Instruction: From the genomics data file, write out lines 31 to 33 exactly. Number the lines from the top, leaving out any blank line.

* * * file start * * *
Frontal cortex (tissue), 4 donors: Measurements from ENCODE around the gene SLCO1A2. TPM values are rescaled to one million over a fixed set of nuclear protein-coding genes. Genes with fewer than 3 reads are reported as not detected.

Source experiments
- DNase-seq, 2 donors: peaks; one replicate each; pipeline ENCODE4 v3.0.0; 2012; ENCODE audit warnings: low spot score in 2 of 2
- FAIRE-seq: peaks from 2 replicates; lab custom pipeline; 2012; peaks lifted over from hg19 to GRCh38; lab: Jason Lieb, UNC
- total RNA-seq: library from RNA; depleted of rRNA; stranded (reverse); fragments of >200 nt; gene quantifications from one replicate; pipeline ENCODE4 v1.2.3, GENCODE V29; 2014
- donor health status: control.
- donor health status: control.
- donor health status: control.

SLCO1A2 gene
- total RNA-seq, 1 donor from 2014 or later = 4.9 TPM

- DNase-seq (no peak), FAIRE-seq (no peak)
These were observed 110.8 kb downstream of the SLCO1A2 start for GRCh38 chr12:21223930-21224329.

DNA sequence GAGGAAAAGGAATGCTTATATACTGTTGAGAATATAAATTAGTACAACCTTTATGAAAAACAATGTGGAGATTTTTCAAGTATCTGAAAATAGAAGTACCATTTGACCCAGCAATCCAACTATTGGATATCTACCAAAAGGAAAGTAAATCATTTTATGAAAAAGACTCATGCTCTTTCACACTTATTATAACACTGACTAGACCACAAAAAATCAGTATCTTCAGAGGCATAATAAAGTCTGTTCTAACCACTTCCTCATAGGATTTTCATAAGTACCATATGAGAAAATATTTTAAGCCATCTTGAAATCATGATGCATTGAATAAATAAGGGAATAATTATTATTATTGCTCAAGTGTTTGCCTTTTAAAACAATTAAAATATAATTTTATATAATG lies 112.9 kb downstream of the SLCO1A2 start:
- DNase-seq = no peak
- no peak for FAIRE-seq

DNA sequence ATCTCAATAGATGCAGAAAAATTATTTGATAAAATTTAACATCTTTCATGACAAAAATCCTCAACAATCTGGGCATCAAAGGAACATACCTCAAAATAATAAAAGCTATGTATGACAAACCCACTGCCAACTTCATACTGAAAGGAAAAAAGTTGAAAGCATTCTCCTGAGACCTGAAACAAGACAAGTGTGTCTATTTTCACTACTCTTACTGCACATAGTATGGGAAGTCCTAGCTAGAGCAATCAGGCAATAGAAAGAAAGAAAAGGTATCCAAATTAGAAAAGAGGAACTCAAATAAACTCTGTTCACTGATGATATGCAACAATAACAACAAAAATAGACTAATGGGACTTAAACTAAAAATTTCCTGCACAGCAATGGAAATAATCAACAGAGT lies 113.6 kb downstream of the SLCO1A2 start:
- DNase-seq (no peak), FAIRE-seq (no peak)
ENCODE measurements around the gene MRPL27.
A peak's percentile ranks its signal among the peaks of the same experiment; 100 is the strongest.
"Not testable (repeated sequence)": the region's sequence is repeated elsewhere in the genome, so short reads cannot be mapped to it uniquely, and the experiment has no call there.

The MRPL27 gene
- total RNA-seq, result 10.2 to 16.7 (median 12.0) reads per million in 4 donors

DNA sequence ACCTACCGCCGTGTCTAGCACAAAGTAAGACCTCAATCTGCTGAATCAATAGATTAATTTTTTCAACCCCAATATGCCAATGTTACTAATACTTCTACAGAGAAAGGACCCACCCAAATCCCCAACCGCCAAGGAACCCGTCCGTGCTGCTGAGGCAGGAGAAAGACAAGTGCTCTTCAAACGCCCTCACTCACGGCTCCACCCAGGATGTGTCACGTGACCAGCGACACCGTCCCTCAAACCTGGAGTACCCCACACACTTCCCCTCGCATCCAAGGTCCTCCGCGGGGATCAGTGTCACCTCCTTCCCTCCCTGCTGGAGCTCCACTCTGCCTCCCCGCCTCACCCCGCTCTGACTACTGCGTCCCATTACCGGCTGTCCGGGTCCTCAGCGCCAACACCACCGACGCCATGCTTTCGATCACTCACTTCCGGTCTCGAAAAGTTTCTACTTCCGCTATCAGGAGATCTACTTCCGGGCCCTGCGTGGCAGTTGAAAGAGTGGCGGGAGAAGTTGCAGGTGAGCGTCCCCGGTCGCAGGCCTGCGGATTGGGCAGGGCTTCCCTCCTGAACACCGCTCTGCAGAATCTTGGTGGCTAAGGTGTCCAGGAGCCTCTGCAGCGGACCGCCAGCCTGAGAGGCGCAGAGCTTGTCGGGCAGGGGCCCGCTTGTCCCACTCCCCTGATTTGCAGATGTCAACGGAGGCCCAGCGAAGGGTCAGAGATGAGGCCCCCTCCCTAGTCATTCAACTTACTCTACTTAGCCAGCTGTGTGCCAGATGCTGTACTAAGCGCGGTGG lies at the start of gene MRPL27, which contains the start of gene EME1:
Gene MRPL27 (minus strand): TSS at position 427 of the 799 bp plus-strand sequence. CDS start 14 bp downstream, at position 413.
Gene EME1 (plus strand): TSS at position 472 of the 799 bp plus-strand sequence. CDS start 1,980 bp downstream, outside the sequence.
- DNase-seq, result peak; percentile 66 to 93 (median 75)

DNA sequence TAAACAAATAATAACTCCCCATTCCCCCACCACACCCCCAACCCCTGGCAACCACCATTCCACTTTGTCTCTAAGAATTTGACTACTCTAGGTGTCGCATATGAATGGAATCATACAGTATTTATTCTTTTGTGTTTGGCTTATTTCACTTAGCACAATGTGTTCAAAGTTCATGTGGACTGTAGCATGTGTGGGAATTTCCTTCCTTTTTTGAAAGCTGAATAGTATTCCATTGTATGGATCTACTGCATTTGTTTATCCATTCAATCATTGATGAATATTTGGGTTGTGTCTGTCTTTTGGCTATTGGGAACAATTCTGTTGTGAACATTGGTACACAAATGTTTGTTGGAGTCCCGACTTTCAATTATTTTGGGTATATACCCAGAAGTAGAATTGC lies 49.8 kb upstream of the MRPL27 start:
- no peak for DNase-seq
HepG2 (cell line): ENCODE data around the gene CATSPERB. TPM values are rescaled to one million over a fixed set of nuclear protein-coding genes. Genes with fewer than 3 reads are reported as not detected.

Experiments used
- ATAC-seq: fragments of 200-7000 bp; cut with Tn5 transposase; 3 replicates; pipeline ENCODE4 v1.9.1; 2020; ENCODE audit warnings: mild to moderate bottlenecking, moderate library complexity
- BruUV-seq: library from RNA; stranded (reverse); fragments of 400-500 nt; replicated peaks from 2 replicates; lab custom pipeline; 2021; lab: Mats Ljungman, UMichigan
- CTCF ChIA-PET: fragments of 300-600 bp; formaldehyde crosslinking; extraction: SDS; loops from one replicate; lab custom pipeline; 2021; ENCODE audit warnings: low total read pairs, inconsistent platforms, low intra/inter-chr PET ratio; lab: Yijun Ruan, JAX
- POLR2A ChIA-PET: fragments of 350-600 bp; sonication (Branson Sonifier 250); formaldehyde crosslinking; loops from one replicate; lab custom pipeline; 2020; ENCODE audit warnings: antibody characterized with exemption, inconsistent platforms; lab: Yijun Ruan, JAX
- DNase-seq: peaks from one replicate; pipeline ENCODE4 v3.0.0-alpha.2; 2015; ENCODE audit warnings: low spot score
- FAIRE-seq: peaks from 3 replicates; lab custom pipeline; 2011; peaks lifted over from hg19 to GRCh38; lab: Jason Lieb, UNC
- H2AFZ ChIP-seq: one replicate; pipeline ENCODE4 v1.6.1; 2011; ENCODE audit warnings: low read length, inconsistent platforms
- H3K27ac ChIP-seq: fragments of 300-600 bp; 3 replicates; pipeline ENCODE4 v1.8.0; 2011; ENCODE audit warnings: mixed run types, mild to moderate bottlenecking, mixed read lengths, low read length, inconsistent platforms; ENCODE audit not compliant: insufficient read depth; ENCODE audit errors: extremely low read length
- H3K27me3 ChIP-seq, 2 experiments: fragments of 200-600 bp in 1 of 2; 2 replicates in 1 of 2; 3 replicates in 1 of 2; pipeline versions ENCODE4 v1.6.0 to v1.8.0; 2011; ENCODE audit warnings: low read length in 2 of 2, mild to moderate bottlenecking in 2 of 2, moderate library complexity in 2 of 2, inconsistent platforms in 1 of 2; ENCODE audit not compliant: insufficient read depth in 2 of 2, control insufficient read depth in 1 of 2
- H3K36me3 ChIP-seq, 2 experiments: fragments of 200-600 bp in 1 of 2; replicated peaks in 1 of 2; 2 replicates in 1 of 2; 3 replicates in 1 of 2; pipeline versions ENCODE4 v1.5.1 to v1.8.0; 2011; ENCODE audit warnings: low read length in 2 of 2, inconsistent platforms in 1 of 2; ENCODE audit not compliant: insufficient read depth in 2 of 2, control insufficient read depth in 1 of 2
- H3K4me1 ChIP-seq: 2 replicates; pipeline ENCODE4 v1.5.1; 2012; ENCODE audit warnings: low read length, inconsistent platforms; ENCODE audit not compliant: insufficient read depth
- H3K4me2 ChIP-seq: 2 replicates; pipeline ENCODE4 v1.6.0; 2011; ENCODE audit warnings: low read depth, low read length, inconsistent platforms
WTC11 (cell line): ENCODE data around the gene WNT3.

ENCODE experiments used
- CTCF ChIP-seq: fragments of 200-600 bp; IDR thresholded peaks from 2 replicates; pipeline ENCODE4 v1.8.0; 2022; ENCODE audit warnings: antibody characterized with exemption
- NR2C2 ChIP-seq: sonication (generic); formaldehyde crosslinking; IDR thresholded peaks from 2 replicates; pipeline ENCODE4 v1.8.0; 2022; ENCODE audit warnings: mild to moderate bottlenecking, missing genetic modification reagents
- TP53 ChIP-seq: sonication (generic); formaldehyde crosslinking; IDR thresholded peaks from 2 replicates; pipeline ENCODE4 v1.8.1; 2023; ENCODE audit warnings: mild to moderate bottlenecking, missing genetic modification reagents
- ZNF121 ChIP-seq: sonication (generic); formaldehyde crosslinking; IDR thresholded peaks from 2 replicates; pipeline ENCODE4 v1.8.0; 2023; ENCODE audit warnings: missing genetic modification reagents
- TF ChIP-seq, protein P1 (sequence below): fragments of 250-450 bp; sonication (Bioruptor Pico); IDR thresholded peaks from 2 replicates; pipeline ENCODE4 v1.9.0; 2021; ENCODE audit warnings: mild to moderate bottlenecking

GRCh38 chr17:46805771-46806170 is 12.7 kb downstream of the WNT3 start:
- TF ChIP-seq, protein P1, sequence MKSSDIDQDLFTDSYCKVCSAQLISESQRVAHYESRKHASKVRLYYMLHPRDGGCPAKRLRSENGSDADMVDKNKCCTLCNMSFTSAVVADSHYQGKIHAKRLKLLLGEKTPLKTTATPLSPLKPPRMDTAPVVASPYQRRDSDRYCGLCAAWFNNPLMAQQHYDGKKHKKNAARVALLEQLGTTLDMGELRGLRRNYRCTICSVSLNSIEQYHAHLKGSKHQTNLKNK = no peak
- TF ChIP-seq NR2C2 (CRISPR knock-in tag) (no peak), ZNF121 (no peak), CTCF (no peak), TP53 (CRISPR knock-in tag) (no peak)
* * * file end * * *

- ATAC-seq: fragments of 200-7000 bp; cut with Tn5 transposase; 3 replicates; pipeline ENCODE4 v1.9.1; 2020; ENCODE audit warnings: mild to moderate bottlenecking, moderate library complexity
- BruUV-seq: library from RNA; stranded (reverse); fragments of 400-500 nt; replicated peaks from 2 replicates; lab custom pipeline; 2021; lab: Mats Ljungman, UMichigan
- CTCF ChIA-PET: fragments of 300-600 bp; formaldehyde crosslinking; extraction: SDS; loops from one replicate; lab custom pipeline; 2021; ENCODE audit warnings: low total read pairs, inconsistent platforms, low intra/inter-chr PET ratio; lab: Yijun Ruan, JAX